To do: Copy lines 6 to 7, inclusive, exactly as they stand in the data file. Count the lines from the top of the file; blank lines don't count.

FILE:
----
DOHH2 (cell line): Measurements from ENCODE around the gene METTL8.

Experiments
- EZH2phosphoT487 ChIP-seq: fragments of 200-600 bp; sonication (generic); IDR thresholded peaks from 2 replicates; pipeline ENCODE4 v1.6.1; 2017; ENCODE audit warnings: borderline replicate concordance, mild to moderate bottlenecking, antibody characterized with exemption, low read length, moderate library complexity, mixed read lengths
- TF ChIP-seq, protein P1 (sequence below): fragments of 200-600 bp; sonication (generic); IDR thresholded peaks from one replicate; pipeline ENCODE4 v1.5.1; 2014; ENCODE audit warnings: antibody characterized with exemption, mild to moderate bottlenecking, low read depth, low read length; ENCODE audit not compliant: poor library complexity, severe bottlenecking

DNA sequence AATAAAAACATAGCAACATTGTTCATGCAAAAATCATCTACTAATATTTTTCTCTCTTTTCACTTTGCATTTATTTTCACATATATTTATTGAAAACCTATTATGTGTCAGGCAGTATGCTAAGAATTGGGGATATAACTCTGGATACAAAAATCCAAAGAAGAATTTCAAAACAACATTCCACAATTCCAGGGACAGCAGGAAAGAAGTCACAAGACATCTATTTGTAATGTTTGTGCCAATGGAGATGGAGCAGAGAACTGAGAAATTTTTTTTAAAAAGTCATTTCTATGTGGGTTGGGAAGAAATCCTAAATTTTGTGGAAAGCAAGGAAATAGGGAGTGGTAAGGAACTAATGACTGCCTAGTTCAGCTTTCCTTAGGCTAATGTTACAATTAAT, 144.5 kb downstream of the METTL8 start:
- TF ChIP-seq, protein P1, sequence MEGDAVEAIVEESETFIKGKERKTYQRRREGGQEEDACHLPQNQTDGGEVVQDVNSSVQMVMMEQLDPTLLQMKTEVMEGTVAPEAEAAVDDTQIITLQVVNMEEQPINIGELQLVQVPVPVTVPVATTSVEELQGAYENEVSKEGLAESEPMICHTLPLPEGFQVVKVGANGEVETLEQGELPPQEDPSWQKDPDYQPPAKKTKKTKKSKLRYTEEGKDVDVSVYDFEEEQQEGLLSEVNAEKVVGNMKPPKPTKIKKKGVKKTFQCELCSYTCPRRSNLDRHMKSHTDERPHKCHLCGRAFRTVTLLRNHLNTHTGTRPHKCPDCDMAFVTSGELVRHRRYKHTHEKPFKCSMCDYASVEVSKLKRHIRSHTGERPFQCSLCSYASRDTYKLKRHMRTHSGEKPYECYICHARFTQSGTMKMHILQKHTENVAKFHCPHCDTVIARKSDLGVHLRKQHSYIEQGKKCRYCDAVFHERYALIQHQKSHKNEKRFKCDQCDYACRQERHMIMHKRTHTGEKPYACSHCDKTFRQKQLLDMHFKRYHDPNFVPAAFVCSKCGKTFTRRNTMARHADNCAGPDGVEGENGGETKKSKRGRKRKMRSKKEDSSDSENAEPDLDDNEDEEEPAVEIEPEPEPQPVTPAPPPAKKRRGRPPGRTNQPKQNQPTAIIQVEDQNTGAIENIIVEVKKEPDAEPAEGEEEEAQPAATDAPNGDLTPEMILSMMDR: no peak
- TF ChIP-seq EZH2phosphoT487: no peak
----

- TF ChIP-seq, protein P1, sequence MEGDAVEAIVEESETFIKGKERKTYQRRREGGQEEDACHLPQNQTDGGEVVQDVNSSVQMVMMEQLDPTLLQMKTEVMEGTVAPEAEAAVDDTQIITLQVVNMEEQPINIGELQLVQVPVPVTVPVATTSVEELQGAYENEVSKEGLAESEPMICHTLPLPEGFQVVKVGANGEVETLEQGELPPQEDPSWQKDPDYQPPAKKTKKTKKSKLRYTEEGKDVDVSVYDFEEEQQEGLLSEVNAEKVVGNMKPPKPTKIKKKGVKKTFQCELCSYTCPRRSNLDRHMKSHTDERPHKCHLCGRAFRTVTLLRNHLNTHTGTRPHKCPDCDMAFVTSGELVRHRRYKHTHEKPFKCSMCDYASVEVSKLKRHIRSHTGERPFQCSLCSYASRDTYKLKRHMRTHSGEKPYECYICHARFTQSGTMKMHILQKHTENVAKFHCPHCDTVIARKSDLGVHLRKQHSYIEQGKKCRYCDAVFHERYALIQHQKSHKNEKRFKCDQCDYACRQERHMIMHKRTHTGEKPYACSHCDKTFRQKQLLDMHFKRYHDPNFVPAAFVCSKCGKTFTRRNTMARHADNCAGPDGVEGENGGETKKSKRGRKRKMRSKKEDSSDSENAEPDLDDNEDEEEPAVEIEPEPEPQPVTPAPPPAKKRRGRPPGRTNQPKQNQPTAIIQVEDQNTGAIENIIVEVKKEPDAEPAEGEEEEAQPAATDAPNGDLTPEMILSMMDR: no peak
- TF ChIP-seq EZH2phosphoT487: no peak